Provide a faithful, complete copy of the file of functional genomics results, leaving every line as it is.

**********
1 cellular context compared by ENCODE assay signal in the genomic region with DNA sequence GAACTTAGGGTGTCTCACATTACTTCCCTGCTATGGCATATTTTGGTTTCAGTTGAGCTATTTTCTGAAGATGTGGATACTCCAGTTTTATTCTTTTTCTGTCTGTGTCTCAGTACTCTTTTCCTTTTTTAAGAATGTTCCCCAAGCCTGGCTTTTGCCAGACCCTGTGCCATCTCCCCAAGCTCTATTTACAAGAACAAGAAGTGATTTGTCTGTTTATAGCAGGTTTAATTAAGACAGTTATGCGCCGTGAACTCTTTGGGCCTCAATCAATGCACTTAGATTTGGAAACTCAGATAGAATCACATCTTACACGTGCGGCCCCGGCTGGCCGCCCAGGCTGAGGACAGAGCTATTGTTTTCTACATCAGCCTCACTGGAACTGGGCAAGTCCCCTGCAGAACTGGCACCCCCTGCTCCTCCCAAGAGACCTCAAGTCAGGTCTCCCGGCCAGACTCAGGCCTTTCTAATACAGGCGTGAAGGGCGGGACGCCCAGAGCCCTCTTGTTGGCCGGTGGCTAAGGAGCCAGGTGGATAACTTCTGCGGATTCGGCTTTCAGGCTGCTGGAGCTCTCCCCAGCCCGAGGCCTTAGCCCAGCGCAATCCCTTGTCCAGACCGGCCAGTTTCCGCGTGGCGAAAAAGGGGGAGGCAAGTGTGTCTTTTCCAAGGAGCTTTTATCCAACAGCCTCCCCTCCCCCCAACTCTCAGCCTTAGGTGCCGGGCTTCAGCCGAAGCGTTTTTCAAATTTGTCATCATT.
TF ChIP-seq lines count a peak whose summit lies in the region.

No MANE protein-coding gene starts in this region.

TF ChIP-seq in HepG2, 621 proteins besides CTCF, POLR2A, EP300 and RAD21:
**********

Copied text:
1 cellular context compared by ENCODE assay signal in the genomic region with DNA sequence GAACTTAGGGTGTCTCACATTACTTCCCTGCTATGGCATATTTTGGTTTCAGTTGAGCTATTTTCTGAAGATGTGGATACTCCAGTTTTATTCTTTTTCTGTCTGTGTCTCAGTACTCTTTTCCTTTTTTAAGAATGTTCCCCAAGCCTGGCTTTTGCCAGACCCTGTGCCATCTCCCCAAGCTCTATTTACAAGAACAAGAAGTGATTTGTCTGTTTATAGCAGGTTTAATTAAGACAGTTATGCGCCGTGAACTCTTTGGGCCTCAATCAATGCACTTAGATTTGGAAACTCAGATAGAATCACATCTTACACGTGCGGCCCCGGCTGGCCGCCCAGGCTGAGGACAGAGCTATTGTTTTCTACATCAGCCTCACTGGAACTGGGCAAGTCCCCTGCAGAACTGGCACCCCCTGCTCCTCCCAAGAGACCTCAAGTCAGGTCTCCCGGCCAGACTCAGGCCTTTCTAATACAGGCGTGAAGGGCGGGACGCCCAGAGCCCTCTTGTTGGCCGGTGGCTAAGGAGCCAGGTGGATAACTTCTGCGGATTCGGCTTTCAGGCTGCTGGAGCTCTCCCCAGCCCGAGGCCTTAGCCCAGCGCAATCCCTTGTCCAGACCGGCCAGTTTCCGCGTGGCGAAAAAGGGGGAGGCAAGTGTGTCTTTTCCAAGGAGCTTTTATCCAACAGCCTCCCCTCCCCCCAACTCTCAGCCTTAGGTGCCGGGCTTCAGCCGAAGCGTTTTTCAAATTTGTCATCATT.
TF ChIP-seq lines count a peak whose summit lies in the region.

No MANE protein-coding gene starts in this region.

TF ChIP-seq in HepG2, 621 proteins besides CTCF, POLR2A, EP300 and RAD21: